I met Bish for the first time in 1970, as I made my debut in first class Cricket for Delhi. He was not available for that game, and I had to play against the then Ranji Trophy champions, Bombay, as they were then called, at the Brabourne Stadiium. Delhi were a rag tag team with no big names; with a veteran as captain, and expectedly the four-day match ended in three days – Delhi completely outplayed and defeated by an innings. To a young debutant the chasm that separated the two teams seemed insurmountable. While I was elated at having made a successful debut, the hurt and pain at losing without the semblance of a contest made me shudder. It was painful as I was always competitive and held some self-pride. To see my seniors take a laid back, a defeated attitude, hurt. We are not so bad, are we? This thought plagued me as we made our way back, by train to Delhi.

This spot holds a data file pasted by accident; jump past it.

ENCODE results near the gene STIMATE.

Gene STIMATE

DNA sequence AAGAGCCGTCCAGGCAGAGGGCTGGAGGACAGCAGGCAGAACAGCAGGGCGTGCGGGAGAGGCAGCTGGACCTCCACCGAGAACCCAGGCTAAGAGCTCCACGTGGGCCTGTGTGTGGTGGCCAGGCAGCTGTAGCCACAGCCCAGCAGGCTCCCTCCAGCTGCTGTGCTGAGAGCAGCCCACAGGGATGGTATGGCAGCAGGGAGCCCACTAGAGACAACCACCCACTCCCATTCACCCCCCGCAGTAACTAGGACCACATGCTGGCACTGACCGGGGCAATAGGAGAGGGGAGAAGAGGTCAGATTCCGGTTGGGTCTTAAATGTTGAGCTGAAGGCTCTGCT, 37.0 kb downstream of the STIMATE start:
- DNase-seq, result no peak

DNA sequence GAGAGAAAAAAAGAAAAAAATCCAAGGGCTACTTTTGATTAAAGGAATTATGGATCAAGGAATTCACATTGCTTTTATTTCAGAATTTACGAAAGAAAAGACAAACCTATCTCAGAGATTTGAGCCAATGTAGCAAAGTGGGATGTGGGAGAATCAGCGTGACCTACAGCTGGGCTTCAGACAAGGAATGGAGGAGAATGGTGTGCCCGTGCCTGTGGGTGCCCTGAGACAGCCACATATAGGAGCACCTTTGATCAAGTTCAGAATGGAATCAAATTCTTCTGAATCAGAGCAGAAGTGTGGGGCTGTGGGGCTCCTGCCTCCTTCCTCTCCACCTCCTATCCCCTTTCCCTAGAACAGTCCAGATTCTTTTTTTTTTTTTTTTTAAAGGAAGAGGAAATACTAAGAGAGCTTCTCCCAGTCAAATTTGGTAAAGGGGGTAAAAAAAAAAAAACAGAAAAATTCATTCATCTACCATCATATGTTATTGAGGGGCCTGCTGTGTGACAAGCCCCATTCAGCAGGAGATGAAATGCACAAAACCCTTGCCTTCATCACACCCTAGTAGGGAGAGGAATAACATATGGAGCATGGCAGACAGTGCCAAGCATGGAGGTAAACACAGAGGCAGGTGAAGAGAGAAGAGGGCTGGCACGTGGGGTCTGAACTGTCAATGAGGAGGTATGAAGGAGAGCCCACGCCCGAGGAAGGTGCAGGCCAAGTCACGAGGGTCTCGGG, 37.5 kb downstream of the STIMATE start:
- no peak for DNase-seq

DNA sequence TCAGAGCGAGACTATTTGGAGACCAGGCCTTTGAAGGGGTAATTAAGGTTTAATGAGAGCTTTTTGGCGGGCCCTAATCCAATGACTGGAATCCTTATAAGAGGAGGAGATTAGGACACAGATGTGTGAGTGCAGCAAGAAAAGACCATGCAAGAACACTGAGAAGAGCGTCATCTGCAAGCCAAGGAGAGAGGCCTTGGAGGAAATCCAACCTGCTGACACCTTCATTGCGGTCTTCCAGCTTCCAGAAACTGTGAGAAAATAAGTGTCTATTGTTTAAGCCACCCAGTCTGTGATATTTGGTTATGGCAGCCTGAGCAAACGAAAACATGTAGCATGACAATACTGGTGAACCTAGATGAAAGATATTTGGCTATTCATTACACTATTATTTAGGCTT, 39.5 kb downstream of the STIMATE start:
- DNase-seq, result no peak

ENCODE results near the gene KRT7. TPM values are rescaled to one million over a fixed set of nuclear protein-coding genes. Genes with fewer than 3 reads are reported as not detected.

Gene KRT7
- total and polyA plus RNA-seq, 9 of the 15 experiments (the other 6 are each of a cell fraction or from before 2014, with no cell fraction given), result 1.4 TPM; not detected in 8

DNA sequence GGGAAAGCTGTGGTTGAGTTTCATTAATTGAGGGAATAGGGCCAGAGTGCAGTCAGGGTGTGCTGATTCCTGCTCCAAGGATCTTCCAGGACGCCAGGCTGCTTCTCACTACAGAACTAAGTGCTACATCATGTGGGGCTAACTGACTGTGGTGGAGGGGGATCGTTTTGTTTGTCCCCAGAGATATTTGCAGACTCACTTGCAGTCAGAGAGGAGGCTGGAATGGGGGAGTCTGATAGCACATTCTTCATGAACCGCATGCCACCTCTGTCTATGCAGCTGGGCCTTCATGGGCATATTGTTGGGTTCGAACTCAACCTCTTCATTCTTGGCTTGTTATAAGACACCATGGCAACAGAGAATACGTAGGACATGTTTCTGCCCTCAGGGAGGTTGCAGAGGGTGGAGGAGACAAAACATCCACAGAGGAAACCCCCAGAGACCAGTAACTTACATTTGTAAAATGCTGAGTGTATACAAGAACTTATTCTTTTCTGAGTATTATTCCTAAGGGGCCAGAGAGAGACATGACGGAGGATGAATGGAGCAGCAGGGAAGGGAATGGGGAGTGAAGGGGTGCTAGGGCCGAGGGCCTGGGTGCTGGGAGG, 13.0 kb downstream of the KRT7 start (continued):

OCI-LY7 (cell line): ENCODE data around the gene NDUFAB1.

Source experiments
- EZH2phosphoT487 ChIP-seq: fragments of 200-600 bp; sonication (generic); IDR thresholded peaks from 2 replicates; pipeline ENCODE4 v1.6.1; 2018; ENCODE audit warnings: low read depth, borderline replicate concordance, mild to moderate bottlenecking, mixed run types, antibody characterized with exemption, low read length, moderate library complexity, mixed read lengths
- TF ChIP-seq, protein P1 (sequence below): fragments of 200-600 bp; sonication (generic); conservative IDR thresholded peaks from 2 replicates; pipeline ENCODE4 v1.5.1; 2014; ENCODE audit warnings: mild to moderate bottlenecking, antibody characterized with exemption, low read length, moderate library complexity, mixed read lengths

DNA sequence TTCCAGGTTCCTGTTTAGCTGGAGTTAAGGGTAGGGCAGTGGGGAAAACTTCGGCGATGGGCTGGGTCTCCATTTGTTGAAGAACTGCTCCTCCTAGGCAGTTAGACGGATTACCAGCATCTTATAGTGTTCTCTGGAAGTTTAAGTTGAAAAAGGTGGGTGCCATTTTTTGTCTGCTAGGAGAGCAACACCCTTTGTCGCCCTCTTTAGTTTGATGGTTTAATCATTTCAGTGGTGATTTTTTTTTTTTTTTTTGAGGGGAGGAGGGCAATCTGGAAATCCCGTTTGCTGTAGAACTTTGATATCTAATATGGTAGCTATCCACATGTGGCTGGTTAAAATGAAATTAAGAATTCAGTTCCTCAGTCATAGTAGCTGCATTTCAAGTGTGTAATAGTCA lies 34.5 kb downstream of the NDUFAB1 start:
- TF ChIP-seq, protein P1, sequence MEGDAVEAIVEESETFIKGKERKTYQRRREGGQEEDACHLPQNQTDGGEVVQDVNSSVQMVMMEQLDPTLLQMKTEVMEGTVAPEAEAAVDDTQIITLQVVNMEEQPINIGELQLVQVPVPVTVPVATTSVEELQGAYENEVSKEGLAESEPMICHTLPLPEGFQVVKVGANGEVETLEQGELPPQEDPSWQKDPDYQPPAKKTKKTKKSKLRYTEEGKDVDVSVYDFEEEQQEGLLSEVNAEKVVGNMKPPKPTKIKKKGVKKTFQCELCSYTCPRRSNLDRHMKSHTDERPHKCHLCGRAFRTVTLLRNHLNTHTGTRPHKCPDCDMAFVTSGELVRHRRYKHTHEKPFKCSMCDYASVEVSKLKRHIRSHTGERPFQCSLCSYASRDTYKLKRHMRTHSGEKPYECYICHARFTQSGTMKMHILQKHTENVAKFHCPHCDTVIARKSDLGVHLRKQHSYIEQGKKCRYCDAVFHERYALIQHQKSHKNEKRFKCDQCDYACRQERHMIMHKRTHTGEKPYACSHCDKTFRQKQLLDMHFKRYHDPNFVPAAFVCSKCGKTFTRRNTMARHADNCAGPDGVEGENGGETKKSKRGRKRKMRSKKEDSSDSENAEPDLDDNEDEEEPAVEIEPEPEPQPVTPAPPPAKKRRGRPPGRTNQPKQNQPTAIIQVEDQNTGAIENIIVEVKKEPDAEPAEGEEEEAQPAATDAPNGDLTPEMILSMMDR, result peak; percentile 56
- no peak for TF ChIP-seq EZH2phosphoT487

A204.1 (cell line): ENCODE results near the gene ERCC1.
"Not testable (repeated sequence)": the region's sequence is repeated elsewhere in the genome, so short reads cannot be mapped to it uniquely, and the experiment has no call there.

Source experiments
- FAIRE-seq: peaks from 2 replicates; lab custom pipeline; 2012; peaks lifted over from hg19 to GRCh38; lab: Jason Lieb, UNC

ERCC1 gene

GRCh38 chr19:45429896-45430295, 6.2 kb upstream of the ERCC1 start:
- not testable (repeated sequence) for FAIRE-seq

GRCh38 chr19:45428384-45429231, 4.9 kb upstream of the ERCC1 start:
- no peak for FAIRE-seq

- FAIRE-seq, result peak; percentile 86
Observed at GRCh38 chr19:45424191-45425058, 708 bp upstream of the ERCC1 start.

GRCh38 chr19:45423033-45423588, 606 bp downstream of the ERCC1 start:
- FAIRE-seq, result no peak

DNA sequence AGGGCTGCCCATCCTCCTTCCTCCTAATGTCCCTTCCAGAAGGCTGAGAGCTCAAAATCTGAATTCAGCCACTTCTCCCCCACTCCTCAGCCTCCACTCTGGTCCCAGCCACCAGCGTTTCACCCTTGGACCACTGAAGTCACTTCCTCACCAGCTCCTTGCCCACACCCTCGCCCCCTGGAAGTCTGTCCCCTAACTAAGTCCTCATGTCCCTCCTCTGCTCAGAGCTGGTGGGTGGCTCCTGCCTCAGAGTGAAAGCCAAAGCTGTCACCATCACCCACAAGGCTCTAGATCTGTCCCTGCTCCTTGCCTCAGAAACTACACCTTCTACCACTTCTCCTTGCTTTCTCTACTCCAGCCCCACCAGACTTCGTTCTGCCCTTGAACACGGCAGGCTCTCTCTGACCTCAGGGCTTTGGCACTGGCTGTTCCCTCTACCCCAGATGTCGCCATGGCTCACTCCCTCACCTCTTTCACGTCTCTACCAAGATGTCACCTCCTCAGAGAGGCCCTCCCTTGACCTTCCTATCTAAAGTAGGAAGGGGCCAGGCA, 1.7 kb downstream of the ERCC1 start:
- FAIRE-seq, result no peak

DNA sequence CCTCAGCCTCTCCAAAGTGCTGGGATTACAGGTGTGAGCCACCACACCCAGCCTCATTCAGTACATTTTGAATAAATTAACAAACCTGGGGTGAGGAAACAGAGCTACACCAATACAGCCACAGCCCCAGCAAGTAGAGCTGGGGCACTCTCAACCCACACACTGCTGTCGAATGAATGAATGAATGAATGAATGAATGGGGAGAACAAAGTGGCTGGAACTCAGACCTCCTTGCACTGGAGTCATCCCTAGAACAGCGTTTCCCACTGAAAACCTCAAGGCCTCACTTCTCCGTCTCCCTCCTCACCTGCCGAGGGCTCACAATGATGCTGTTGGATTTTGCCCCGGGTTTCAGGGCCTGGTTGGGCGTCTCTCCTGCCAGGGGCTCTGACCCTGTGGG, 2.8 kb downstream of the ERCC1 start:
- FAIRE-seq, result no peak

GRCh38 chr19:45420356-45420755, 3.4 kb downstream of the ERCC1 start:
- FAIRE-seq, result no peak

And while reflecting, and recuperating from the thrashing, a steely resolve settled in – we must prove, one day, that we are as good if not better than the defending champions of the Ranji Trophy. “Defending champions” sounded good; will Delhi ever reach that level?

With this “fiery” introduction to first class Cricket and with tepid thoughts I joined the pre-season practice nets at Ferozeshah Kotla grounds and there was Bish in his colorful patka welcoming us. He had been appointed captain of the state side. “I did not readily accept the position; in fact, I declined it initially as I informed the then President of Delhi Cricket Association that I may not be able to comply with his views and this may lead to friction.” How typical of Bish and again an introduction to his anti-establishment approach. He informed the President that he would like a “free hand” – a statement no administrator likes to hear – in running Delhi Cricket. It was the start of a long battle with many subtle, and not so subtle, undertones that gripped cricket in Delhi, the North, and Indian Cricket.